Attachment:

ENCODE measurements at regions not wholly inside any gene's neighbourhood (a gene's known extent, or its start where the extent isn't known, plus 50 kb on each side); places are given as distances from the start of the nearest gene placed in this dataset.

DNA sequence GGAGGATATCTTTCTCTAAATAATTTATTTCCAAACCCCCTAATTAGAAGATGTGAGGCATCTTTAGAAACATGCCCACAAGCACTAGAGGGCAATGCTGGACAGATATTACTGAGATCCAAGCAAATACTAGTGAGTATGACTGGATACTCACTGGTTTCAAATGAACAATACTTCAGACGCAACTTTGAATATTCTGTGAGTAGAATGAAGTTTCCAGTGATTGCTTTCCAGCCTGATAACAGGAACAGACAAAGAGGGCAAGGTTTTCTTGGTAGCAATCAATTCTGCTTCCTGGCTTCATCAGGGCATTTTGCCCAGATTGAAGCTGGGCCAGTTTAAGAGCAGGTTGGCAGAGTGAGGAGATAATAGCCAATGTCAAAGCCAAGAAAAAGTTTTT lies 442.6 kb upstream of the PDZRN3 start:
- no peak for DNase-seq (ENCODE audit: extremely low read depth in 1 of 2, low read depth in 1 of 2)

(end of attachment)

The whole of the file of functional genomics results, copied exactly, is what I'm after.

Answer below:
ENCODE measurements at regions not wholly inside any gene's neighbourhood (a gene's known extent, or its start where the extent isn't known, plus 50 kb on each side); places are given as distances from the start of the nearest gene placed in this dataset.

DNA sequence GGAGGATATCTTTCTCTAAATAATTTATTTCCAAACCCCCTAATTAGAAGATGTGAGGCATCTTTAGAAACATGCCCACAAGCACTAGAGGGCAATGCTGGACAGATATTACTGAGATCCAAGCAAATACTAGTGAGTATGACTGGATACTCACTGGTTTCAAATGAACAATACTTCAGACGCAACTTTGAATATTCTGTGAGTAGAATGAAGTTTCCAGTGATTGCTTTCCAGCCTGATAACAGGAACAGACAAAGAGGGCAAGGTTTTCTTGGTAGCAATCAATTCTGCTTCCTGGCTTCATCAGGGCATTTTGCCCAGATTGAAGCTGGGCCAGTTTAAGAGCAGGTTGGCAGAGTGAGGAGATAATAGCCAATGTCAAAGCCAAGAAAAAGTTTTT lies 442.6 kb upstream of the PDZRN3 start:
- no peak for DNase-seq (ENCODE audit: extremely low read depth in 1 of 2, low read depth in 1 of 2)